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Louis Vinke, Sam Ling; Luminance response functions in the human visual cortex. Journal of Vision 2018;18(10):363. doi: 10.1167/18.10.363.
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Models of early cortical visual processing typically downplay the role of mean luminance in the neural coding of visual signals, emphasizing instead the coding of features such as relative contrast. Since the visual system is tasked with encoding surfaces and objects in scenes, which often vary independently in local luminance and contrast, it seems plausible that luminance information is encoded and plays an influential role in visuocortical processing. Indeed, electrophysiological studies in animals have found that increasing mean luminance levels multiplicatively increased the gain of contrast response functions in V1, most apparent at high contrast levels. In this study, we explored the degree to which different mean luminance levels can drive the early visual cortex in humans, using fMRI. We measured BOLD responses in early visual cortex (V1-V3) while participants viewed checkerboard stimuli that varied in contrast and mean luminance. Our experimental paradigm allowed us to reliably measure luminance response functions between 49 and 1278 cd/mm2 at two extreme contrast levels (4% and 96% Michelson Contrast), and at multiple spatial scales (voxel-wise and retinotopic). To control for changes in pupil diameter with varying luminance levels, stimuli were viewed monocularly through an artificial pupil. We found that luminance response functions in early visual cortex are contrast dependent. At high contrast, linearly increasing the mean luminance level produced a nonlinear increase in BOLD response. At low contrast, a flat BOLD response was observed across all mean luminance levels. These results reveal that the visuocortical neural code can represent information corresponding to changes in the mean luminance of a visual signal, and is most prominent at high contrast levels.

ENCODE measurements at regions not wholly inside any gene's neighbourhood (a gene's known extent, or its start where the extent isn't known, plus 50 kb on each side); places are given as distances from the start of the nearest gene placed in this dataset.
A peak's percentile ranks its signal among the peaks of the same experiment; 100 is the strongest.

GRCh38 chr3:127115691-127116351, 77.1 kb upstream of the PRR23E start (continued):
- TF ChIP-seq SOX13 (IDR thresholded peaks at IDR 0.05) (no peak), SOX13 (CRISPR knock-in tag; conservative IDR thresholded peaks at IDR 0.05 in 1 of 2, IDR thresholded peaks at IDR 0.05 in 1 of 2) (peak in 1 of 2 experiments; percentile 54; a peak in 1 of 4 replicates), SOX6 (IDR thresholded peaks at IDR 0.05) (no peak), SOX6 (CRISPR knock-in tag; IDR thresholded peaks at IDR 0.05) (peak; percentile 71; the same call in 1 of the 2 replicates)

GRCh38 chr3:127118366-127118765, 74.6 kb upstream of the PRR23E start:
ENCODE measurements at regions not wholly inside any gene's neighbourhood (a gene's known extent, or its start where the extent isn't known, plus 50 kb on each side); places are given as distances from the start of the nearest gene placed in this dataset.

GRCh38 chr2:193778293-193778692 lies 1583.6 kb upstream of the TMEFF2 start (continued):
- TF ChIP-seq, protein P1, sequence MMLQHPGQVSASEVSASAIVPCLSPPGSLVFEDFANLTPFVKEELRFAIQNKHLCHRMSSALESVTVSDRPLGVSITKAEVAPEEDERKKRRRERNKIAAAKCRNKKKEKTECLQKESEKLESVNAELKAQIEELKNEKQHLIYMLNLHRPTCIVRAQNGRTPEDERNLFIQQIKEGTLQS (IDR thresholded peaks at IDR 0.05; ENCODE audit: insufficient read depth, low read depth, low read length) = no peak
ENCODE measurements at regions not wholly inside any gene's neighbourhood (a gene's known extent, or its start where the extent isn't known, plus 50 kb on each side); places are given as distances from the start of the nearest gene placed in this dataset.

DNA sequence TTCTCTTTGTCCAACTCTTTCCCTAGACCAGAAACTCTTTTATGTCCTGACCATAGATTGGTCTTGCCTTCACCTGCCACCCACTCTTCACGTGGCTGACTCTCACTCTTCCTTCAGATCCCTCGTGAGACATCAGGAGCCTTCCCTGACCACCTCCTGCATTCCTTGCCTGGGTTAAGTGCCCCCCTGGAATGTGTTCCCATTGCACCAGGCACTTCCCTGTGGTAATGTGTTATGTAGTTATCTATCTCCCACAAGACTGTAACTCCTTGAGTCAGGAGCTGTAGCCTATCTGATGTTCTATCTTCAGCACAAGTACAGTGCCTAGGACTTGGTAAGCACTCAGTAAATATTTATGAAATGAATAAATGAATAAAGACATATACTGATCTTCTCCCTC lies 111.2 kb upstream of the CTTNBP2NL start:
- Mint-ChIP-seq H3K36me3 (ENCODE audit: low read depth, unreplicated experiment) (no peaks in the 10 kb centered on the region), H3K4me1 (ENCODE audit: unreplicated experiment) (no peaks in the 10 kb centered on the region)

Meeting abstract presented at VSS 2018
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